From Traditional Pharmacological Towards Nucleic Acid-based Therapies for Cardiovascular Diseases

Ulf Landmesser; Wolfgang Poller; Sotirios Tsimikas; Patrick Most; Francesco Paneni; Thomas F. Lüscher


Eur Heart J. 2020;41(40):3884-3899. 

In This Article

Challenges in Clinical Translation of Novel Nucleic Acid-based Therapies

Clinical translation of the above discussed fascinating and far-reaching options faces challenges ranging from molecular drug design and delivery to clinical safety and regulatory issues. Whereas animal studies are most valuable and indispensable for proof-of-principle, most of these studies use young otherwise healthy animals and thus rarely reflect clinical reality. On the solid foundation of extensive animal studies, several pioneering clinical trials were successful in demonstrating technical and clinical feasibility of nucleic acid therapeutic approaches. However, each new drug and therapeutic target may raise specific and previously unexpected issues—the most critical are regarding safety (immune activation, off-target effects at the cellular level, systemic mis-targeting and accumulation, delayed-onset safe effects).

Delivery of Nucleic Acid Drugs in Human Cardiovascular Diseases

For many cell types and tissues, there is currently no clinically feasible targeting technology. Thus, selective targeting of cardiomyocytes or cardiac fibroblasts which are key players in multiple cardiac pathologies,[105,287–293] is currently not possible. Several experimental studies have targeted monocytes-macrophages,[294–302] but none of these approaches has successfully entered the clinical arena, yet. Myocardial targeting by use of recombinant AAV vectors with high affinity for cardiomyocytes was achieved in animal models with therapeutic success regarding improved cardiac function,[190–197] but clinical trials employing this type of vector systems could so far not provide evidence of clinical efficacy.[159,162,201]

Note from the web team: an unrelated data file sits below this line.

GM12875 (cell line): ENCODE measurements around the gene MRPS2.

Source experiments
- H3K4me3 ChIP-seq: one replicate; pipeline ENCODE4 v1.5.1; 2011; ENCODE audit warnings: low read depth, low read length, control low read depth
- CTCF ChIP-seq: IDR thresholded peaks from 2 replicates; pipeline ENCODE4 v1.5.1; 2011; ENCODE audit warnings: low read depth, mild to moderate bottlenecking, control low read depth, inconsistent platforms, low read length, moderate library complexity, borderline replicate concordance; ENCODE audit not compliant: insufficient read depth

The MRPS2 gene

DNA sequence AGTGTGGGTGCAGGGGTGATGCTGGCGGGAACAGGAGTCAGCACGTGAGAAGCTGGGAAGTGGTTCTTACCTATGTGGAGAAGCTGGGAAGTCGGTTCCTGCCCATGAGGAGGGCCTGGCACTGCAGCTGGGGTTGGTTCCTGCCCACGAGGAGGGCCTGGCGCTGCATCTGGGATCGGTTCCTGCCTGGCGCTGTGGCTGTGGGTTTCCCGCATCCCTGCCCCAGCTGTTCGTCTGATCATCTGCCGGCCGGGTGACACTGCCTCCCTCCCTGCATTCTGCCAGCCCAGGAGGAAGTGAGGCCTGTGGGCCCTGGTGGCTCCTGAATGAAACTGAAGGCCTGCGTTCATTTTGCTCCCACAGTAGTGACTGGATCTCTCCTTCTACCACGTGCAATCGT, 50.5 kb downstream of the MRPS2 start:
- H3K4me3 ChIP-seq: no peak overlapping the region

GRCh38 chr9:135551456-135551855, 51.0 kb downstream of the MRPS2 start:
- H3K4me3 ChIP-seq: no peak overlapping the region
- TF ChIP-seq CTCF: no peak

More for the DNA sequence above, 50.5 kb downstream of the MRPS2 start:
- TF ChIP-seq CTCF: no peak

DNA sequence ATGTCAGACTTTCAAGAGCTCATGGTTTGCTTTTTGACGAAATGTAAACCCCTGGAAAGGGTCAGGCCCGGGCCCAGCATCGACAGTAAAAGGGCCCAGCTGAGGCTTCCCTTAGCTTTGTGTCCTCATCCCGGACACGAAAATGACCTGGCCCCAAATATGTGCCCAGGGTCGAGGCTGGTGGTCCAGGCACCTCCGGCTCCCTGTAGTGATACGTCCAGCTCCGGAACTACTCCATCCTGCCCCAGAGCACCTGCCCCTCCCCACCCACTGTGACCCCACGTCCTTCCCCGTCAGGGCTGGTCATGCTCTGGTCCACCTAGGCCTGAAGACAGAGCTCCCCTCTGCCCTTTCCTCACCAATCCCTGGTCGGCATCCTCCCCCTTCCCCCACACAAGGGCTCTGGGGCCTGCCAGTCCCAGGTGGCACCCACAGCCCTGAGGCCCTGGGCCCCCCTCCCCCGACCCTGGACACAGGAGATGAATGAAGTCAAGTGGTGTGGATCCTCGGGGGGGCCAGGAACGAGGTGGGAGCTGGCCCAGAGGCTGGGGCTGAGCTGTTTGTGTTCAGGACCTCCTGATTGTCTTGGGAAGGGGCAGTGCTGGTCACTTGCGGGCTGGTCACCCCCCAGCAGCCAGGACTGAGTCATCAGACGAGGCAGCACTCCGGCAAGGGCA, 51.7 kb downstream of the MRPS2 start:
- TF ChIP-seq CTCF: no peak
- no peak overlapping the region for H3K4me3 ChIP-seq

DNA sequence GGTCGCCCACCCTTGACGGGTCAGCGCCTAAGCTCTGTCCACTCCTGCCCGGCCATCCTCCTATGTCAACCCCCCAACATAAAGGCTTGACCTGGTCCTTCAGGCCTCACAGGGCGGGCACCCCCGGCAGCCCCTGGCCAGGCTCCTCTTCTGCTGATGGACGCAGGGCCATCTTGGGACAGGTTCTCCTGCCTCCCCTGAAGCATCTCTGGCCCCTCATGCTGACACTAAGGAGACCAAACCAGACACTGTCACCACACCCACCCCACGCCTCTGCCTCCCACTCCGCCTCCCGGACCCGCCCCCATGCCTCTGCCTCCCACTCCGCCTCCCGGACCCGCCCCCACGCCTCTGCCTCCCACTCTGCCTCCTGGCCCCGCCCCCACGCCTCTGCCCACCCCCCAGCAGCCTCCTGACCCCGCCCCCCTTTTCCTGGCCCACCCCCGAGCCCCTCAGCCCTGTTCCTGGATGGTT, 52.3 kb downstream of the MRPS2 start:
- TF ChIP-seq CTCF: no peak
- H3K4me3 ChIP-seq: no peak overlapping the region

Requirement for High Pharmacovigilance

It should be emphasized that each individual, e.g. siRNA or ASO drug formulation may have a specific side-effect, or particularly high efficacy, which is not 'group-specific' i.e. not common to the siRNA or ASO class of drugs in general. Seemingly minute molecular details of a siRNA, ASO, or gene therapy drug may determine whether e.g. immune reactions or thrombopenia will be triggered by this individual compound. High vigilance therefore needs to be focused upon each individual drug from the field of novel nucleic acid-based and epigenetic therapies.